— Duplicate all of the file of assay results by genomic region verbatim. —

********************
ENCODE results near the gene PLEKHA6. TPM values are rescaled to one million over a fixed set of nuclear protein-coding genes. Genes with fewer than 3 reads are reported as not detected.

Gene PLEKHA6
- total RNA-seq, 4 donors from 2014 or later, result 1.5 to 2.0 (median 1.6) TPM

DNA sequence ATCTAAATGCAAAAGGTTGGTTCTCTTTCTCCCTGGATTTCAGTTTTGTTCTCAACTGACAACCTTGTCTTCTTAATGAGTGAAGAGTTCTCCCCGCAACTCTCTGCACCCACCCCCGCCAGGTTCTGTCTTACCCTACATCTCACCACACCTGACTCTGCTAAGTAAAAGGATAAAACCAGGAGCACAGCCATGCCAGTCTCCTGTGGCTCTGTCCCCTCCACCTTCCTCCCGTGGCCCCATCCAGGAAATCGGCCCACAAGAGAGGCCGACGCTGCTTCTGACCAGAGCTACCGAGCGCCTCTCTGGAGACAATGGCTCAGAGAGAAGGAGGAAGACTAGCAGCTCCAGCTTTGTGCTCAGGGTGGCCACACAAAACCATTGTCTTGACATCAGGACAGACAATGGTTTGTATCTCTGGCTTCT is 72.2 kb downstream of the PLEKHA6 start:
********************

ENCODE results near the gene PLEKHA6. TPM values are rescaled to one million over a fixed set of nuclear protein-coding genes. Genes with fewer than 3 reads are reported as not detected.

Gene PLEKHA6
- total RNA-seq, 4 donors from 2014 or later, result 1.5 to 2.0 (median 1.6) TPM

DNA sequence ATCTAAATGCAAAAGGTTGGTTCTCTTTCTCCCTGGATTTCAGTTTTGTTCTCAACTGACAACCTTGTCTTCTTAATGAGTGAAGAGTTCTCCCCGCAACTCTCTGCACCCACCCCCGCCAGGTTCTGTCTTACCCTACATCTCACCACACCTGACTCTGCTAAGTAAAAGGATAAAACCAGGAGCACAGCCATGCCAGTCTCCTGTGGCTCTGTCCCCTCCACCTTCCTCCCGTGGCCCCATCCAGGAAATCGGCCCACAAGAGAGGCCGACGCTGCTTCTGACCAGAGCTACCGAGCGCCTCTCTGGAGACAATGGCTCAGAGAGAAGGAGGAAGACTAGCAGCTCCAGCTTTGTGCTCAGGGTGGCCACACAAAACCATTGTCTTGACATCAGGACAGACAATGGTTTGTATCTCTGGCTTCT is 72.2 kb downstream of the PLEKHA6 start: